The show's lyricist and co-composer Amanda Green is flying in during the run to see us, and I'm so glad. I know she was very happy with the original Broadway production, but I think she'll really love ours too. I think the show is pretty different now, maybe mostly in subtle ways, just because we're in a 210-seat house. When no one is more than seven rows from the stage, the actors can't cheat and they can't phone it in. But they also don't need to show us anything; they just have to live honestly in this imaginary world, and this close-up, the audience will believe them and go for the ride.

We've had writers come to see us before – Mark Savage (The Ballad of Little Mikey), Annie Kessler (Woman with Pocketbook), Adam Schlesinger (Cry-Baby), Gary Stockdale and Spencer Green (Bukowsical), and Amanda Green back in 2008, when we were bringing High Fidelity back from the grave, with a production light years away from the original. I think, more than anything, Amanda wanted to know if that show worked, if the problem in New York was the material or the original production. I'm happy to report it was the original production. She loved our Hi-Fi. And now companies across the country are producing it.

As Hardbody has taken shape, we've all been talking about how audiences are going to react to the show. I can't count the number of times I've heard one of us say, "I think people are going to fall in love with this show." I think so too. There's an honesty and fearlessness about the emotion in this show that really knocks you back in your seat. It's going to be yet another New Line show after which we'll always hear, "It's not at all what I expected!" (We hear that a lot.) But let's be honest, what could you expect? A show about a contest where everybody just stands around? And it's a musical? How the fuck you gonna do that?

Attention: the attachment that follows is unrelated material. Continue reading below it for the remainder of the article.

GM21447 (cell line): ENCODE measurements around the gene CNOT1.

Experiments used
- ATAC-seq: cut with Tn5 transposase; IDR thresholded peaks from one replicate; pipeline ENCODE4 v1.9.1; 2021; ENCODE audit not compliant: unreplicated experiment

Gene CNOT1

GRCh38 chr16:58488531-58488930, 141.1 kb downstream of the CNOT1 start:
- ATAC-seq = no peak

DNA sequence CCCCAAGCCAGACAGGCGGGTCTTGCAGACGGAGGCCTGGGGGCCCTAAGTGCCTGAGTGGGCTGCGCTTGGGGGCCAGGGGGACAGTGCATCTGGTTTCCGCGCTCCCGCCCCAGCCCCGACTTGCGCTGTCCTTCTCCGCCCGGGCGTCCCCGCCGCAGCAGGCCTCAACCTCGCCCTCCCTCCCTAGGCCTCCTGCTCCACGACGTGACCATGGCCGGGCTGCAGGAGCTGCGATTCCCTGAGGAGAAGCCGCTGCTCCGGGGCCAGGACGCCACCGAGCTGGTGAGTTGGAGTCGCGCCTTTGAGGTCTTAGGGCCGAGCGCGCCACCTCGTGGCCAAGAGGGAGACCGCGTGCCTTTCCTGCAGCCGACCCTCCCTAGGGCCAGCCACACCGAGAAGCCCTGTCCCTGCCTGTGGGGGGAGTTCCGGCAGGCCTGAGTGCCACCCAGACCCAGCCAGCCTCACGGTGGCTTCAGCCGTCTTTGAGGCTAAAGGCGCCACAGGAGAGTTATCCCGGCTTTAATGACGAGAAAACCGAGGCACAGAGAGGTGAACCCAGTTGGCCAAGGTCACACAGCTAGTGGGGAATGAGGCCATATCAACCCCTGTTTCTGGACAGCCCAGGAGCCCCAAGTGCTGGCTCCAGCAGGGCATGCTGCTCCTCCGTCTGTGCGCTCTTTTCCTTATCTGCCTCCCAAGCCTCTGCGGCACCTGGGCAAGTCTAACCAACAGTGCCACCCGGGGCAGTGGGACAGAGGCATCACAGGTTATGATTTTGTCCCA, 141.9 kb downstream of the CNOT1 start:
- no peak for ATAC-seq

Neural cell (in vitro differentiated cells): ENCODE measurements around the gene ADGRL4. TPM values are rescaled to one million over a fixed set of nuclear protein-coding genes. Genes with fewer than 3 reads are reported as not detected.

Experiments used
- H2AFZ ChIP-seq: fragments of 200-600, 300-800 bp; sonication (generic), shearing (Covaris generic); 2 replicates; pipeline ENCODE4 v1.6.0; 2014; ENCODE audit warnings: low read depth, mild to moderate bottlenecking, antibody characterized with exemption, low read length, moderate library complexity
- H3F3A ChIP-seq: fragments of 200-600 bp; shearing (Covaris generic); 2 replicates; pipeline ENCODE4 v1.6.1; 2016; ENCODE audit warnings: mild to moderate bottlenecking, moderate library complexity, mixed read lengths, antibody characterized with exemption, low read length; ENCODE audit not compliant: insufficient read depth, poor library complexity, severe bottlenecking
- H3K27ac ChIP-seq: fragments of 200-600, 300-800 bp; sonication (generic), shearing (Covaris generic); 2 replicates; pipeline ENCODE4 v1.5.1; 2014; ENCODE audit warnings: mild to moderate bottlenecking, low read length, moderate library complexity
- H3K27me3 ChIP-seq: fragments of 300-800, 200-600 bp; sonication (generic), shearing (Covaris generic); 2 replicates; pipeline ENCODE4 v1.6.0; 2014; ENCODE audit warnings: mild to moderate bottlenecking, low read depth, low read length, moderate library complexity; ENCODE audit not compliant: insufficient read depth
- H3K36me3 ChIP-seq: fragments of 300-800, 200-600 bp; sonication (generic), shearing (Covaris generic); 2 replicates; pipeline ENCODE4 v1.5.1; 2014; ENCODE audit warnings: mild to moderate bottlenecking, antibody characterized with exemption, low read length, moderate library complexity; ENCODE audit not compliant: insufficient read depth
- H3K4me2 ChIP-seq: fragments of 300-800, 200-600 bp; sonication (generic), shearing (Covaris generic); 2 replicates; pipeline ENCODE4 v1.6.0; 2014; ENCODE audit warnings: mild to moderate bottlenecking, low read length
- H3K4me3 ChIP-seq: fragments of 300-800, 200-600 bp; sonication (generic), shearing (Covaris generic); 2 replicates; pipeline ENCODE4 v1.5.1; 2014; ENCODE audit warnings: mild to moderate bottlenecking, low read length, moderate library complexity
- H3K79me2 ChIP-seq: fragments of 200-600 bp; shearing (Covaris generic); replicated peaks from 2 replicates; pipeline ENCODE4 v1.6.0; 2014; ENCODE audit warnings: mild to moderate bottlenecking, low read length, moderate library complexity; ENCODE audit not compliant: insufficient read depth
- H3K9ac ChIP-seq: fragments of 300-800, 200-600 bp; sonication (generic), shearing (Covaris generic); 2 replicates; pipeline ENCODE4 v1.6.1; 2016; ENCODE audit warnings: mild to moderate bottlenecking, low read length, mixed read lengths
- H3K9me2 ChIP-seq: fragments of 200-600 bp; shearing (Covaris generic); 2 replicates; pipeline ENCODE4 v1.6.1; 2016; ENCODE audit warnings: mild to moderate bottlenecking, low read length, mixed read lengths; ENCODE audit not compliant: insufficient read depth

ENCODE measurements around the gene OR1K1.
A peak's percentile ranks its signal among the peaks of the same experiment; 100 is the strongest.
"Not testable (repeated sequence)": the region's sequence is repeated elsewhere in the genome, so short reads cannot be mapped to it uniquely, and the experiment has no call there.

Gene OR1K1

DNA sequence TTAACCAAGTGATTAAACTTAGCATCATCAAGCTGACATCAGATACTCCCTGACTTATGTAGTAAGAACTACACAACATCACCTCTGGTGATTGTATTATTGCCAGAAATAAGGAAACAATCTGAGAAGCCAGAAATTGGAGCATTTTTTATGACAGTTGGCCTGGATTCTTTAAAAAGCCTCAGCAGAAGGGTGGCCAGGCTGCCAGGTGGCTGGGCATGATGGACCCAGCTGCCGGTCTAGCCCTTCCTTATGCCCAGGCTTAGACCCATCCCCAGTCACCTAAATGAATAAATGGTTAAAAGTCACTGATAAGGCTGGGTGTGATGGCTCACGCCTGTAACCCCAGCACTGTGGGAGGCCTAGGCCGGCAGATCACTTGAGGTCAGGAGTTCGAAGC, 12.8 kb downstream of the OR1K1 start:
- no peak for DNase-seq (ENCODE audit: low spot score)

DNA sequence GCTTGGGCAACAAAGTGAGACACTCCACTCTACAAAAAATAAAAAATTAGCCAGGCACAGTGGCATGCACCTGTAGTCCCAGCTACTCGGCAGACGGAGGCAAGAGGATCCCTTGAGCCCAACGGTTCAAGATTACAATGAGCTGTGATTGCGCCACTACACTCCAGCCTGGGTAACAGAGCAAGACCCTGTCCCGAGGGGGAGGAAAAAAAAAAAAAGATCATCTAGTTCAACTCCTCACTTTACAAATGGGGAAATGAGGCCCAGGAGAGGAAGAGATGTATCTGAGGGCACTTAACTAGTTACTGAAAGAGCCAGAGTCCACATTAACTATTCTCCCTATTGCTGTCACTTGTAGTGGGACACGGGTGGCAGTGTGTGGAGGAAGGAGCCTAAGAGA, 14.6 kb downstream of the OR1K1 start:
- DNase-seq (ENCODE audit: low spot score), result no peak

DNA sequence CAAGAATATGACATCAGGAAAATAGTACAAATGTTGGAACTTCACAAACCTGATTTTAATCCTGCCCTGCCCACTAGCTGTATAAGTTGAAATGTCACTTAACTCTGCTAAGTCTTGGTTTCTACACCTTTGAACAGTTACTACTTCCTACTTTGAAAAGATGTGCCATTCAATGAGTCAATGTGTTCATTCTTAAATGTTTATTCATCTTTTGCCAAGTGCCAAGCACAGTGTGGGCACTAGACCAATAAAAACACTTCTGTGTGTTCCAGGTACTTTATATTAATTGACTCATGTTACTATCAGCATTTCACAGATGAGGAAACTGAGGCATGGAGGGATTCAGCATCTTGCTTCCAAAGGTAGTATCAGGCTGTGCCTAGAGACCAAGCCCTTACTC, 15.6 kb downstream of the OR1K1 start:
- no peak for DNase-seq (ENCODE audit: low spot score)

Come find out. Ticket sales are pretty decent already, but I think this show will be like High Fidelity and Cry-Baby. Once we get through the first weekend, word-of-mouth will be incredible and we may start selling out. Wouldn't that be nice? Our bank account would be so happy.

Even though our show seems on the surface like it could be kind of a downer – desperate people in desperate times put themselves through hell – it's really a joyful, life-affirming piece of theatre. But it's also a very adult, realistic piece of theatre too. No candy-coating, no spoonful of sugar. In Judy Newmark's preview piece about our show, Amanda Green says, “I love these characters, who are based on real people. They need a truck for work, to take their kids to school, to start a new life someplace else. They are all too human, with their fears and insecurities, but they put the best face on things. They are determined to find a niche where they can survive and even thrive. There is something heroic about that. Even if the contest is silly, their needs are real and serious. That spoke to me in small ways and big ones.”

I think the miracle of this show is that it confronts our tough times head on, and at the same time, suggests that tough times can still be full of joy, if you choose to be joyful. Like another of my favorite shows, Zorbá, Hands on a Hardbody argues that you can't just embrace the good parts of life; you have to embrace it all. It's all beautiful. It's all worth it.

I used to think "If I Had This Truck" was the show's anthem, its statement of purpose. But maybe it's really "Joy of the Lord." Norma chooses to see good. She chooses joy. And so do Doug Wright, Amanda Green, and Trey Anastasio. And we're mighty thankful to 'em.

I knew this show was gonna turn out cool. I didn't know it was gonna turn out this cool. Come see us.

Long Live the Musical!